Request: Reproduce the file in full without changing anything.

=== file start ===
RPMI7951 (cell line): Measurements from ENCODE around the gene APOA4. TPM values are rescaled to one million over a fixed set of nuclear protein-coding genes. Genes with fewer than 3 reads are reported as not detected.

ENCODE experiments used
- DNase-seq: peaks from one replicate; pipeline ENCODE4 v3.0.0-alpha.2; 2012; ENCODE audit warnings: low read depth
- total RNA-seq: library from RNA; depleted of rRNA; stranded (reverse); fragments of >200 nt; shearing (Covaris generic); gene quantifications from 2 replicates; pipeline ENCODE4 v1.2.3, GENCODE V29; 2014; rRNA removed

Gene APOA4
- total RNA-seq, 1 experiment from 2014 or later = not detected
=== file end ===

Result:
RPMI7951 (cell line): Measurements from ENCODE around the gene APOA4. TPM values are rescaled to one million over a fixed set of nuclear protein-coding genes. Genes with fewer than 3 reads are reported as not detected.

ENCODE experiments used
- DNase-seq: peaks from one replicate; pipeline ENCODE4 v3.0.0-alpha.2; 2012; ENCODE audit warnings: low read depth
- total RNA-seq: library from RNA; depleted of rRNA; stranded (reverse); fragments of >200 nt; shearing (Covaris generic); gene quantifications from 2 replicates; pipeline ENCODE4 v1.2.3, GENCODE V29; 2014; rRNA removed

Gene APOA4
- total RNA-seq, 1 experiment from 2014 or later = not detected